Increasing Sustainability in Agriculture - Turning to Organic and Natural Farming: The government has been promoting organic farming in the country through the schemes such as Paramparagat Krishi Vikas Yojana (PKVY) and Rashtriya Krishi Vikas Yojana (RKVY). The main aim of 'Zero Budget Natural Farming' (ZBNF) is elimination of chemical pesticides and promotion of good agronomic practices. Organic farming is also being promoted through the scheme 'Mission Organic Value Chain Development for North Eastern Region' (MOVCDNER) under National Mission for Sustainable Agriculture (NMSA).

Adopting Appropriate Technologies for Smallholder Farms: In smallholder farms, resource efficiency can be brought about through adoption of appropriate technologies. However, use of technology, investment in costly farm machinery, or scaling up the existing technology may not be economically feasible for small and marginal farmers. Hence, there is need to promote use of environment-friendly automated farm machinery tools suited to small scale operations.

Improving Infrastructure and Access to Markets: The informal actors like local traders and input dealers are more prominent in the marketing channels of the smallholder farmers. However, if farmers’ access to markets are improved through better connectivity to nearby mandis, it will help farmers fetch better prices for their agricultural produce. A combination of enhancing rural infrastructure to improve connectivity, Information & Communication Tech-nology (ICT) to provide timely information about prices, aggregation and storage facilities can help small and marginal farmers in overcoming the marketing bottlenecks.

Allied Sectors

Livestock, poultry, dairying and fisheries is a sub-sector of agriculture that provides livelihood to agricultural households during phases of seasonal unemployment. According to the 19th Livestock Census, India has vast resource of livestock comprising about 300 million bovines, 65.1 million sheep, 135.2 million goats and 10.3 million pigs. Livestock farming in India is part of a composite farming system characterized by crop-livestock interactions.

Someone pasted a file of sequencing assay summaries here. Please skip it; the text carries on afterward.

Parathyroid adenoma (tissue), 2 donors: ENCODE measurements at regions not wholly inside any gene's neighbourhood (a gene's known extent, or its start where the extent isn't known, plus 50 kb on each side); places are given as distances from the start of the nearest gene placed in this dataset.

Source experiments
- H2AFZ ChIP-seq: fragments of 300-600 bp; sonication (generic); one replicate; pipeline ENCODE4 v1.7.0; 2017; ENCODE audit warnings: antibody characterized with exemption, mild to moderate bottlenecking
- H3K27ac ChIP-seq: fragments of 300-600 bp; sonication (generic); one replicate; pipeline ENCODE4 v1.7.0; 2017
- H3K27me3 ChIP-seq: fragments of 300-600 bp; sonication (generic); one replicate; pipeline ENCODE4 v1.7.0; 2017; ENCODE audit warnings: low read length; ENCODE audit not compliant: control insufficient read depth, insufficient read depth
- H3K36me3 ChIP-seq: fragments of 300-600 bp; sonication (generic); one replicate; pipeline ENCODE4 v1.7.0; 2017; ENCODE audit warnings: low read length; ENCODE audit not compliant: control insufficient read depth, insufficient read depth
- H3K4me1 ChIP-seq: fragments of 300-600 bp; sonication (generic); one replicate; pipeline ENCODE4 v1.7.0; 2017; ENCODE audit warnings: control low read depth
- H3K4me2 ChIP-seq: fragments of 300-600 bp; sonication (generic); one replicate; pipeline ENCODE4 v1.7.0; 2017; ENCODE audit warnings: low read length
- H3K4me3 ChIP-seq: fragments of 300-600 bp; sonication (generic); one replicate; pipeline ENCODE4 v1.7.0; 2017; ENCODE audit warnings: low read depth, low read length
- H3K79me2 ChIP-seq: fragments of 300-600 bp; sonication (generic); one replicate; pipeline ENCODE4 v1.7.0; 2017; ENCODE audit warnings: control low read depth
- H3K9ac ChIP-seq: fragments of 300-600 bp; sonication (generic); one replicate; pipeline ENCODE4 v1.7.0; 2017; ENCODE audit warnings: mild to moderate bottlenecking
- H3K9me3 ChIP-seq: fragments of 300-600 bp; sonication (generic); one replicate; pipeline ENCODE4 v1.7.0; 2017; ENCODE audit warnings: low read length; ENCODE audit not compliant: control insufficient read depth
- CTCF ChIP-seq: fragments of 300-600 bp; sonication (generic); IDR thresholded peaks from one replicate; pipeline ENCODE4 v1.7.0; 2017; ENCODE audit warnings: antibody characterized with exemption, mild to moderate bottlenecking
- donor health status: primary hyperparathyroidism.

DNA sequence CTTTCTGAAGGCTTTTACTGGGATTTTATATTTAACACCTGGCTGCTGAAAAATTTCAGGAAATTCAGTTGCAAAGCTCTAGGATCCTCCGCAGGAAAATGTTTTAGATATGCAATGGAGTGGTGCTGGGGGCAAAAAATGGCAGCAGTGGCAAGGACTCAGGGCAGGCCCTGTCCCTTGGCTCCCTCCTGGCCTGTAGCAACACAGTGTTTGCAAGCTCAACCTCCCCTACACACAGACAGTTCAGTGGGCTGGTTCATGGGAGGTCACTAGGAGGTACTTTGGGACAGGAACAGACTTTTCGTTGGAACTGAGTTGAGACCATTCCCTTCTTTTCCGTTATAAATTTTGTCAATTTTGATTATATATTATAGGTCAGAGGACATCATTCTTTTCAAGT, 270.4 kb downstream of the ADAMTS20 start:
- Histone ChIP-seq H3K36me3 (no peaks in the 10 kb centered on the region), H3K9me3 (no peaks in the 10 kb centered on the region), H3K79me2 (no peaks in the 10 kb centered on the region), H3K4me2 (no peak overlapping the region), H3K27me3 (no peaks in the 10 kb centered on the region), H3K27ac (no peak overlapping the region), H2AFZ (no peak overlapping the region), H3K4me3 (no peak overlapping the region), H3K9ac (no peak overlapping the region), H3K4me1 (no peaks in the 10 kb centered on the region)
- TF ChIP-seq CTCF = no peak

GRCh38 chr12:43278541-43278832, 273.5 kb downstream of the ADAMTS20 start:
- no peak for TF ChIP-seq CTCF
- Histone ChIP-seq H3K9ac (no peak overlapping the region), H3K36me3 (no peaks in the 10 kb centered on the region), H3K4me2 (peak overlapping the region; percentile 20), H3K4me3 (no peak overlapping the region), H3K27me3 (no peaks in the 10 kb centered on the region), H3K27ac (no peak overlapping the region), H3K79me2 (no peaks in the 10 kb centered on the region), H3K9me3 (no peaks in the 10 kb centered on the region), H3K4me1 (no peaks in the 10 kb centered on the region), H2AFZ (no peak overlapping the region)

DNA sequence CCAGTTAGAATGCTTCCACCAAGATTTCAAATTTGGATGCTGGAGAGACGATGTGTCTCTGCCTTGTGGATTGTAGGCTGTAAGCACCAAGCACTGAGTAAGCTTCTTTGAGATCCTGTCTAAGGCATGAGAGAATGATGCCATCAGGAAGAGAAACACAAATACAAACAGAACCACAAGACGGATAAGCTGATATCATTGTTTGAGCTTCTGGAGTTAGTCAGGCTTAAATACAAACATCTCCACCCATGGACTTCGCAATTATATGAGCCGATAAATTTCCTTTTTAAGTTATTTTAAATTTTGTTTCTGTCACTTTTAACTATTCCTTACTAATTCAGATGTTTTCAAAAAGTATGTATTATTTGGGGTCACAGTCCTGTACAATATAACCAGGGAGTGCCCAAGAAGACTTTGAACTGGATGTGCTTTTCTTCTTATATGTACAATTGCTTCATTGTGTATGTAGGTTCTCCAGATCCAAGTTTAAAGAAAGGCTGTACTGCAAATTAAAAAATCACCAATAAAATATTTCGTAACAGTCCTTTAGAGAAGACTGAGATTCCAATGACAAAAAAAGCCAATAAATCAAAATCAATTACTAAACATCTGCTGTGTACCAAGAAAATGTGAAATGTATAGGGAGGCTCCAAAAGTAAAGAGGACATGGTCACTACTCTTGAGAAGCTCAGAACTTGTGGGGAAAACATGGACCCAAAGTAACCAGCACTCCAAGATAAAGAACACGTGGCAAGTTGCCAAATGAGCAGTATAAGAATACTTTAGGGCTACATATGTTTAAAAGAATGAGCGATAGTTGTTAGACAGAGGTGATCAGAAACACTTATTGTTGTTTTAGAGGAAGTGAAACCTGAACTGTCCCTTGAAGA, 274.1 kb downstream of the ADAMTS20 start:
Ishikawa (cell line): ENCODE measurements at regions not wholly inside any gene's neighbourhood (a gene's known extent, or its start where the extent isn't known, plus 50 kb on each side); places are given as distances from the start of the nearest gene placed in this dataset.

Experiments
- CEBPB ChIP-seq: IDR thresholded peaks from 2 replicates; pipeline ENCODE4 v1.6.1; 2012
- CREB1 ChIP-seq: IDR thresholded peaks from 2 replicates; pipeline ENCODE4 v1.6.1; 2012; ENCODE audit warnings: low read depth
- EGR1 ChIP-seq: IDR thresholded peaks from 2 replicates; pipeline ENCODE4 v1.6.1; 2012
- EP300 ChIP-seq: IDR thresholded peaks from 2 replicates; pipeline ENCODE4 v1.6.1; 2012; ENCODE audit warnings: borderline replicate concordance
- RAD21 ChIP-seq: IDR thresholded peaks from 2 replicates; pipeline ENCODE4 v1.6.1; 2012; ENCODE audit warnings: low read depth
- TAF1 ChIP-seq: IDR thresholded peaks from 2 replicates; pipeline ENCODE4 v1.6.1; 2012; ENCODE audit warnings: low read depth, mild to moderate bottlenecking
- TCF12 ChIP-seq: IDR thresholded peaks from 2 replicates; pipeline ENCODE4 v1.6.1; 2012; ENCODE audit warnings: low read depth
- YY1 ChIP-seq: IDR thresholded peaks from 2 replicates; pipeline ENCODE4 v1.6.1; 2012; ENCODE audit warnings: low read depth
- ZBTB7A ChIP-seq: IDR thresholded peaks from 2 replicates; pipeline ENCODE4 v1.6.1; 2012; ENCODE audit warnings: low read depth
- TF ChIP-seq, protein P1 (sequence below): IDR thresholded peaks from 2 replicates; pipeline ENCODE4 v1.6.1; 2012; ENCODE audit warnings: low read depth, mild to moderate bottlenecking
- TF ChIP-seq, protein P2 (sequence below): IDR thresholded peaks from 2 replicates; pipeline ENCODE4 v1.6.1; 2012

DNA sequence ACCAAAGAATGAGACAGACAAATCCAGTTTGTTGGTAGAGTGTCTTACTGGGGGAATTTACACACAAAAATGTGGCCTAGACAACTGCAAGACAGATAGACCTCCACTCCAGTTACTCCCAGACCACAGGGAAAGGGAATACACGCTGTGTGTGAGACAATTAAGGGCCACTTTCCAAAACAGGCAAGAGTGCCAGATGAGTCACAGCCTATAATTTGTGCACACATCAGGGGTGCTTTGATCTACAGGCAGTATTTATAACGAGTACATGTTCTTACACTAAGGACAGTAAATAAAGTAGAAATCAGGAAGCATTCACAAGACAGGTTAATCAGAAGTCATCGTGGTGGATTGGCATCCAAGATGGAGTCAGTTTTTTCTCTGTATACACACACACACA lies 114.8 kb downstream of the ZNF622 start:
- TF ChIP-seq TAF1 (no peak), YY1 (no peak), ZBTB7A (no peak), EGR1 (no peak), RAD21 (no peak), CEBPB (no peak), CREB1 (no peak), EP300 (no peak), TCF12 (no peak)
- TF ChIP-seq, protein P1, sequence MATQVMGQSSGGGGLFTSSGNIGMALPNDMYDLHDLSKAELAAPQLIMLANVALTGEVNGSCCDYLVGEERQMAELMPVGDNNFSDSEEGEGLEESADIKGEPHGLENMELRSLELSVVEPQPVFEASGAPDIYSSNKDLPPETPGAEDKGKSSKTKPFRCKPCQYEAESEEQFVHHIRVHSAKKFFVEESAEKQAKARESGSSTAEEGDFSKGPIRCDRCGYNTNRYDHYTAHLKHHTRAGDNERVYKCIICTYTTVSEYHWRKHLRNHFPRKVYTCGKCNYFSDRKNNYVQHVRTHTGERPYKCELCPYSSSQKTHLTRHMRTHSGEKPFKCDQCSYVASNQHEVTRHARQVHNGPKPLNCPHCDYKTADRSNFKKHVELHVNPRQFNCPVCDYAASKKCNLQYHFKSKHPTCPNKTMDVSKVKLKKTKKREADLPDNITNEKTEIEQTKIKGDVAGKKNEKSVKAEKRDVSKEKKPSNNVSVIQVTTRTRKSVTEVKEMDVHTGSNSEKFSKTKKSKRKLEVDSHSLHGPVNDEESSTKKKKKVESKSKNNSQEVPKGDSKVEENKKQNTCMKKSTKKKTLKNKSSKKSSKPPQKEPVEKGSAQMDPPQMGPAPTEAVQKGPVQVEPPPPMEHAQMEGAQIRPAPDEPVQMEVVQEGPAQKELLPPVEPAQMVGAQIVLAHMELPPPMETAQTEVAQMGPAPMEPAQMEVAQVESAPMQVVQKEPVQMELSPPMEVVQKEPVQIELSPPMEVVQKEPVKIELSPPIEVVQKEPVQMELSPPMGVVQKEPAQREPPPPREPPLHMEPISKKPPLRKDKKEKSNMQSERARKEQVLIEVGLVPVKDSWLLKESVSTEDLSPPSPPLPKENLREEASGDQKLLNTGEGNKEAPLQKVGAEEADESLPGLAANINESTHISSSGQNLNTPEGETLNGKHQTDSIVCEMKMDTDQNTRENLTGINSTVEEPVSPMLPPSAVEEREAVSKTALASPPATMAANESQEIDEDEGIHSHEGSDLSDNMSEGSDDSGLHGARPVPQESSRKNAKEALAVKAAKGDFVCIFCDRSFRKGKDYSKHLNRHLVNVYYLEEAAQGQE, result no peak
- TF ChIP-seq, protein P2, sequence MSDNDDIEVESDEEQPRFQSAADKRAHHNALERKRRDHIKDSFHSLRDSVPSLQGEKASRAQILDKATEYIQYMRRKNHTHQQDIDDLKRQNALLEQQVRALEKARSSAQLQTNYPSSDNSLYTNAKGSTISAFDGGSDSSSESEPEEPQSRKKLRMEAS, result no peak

Diversification of livelihoods is critical for inclusive and sustainable development in agriculture and allied sectors. Policies should focus on Dairying as India is the largest producer of milk. Livestock rearing particularly of small ruminants. Fisheries sector, as India is the second largest producer.

Agricultural Credit

The access to timely credit or finance is a critical determinant of profitability of agriculture. If credit is not available to purchase seeds at the time of sowing, or if lack of credit delays the administering of fertilizers, it can severely impact agricultural productivity. The regional distribution of agricultural credit in India is highly skewed. It is seen that the distribution of agricultural credit is low in North Eastern, Hilly and Eastern States. The share of North Eastern States has been less than one% in total agricultural credit disbursement. The financial inclusion in the Eastern and North-eastern India is relatively less as compared to the South and West.

Food Security and Food Management in India

Food security exists when all people, at all times, have physical and economic access to sufficient, safe and nutritious food that meets their dietary needs and food preferences to ensure an active and healthy life. The timely availability and affordability of food are critical for a developing country like India.

Food Security

India’s food security challenges lie in the areas of low GDP per capita, sufficiency of supply, public expenditure on R&D and protein quality. India ranks No.1 in Nutritional standards. India’s overall Food Security Score is 50.1 out of 100 which ranks India 76 out of 113 countries. This reflects the need for India to further improve the management of food supply in various aspects. The Government specifically undertakes the following measures:

  1. Announcing Minimum Support Prices (MSP) and Central Issue Price;